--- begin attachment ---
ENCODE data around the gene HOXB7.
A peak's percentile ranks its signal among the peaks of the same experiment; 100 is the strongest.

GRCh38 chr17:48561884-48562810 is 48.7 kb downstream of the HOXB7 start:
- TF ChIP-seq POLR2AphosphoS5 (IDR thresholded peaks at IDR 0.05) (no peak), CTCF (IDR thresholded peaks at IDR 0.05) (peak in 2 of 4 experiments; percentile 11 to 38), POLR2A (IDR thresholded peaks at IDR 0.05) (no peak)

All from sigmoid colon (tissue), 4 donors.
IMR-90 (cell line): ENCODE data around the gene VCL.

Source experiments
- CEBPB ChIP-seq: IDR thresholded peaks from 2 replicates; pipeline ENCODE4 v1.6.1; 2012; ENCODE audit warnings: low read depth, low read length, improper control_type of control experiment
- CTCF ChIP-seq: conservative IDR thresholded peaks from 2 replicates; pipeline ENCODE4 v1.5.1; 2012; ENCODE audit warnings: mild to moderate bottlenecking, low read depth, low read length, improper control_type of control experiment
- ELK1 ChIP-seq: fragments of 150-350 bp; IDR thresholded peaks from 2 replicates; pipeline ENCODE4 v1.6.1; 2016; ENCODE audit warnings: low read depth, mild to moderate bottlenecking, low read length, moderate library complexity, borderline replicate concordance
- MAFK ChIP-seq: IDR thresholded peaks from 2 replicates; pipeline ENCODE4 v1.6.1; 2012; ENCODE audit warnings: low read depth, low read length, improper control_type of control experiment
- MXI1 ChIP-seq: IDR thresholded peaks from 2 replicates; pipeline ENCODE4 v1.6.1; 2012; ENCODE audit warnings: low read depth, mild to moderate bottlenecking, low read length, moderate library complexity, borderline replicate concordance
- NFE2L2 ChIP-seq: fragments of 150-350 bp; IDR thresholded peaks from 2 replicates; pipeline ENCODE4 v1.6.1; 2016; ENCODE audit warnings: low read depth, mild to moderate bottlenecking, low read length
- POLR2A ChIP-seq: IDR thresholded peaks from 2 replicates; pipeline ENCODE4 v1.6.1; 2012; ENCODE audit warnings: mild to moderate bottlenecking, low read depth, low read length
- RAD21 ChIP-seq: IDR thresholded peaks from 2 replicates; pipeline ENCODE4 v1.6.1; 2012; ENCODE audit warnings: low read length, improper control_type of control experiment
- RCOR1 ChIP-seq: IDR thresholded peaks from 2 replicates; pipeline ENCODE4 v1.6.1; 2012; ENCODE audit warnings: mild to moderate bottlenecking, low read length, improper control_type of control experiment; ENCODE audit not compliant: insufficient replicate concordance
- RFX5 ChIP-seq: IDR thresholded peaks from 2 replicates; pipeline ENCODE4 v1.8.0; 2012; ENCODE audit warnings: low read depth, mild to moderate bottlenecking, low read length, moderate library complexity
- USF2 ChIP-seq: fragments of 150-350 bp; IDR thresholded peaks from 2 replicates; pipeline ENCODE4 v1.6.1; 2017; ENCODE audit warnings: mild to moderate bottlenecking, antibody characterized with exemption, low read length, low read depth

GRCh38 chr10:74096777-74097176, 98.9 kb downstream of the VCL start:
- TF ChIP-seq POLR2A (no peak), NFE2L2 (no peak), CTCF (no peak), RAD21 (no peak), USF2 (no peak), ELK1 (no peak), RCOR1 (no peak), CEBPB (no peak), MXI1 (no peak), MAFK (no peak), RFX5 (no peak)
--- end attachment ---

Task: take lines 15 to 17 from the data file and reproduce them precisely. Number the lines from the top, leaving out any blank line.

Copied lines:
- RAD21 ChIP-seq: IDR thresholded peaks from 2 replicates; pipeline ENCODE4 v1.6.1; 2012; ENCODE audit warnings: low read length, improper control_type of control experiment
- RCOR1 ChIP-seq: IDR thresholded peaks from 2 replicates; pipeline ENCODE4 v1.6.1; 2012; ENCODE audit warnings: mild to moderate bottlenecking, low read length, improper control_type of control experiment; ENCODE audit not compliant: insufficient replicate concordance
- RFX5 ChIP-seq: IDR thresholded peaks from 2 replicates; pipeline ENCODE4 v1.8.0; 2012; ENCODE audit warnings: low read depth, mild to moderate bottlenecking, low read length, moderate library complexity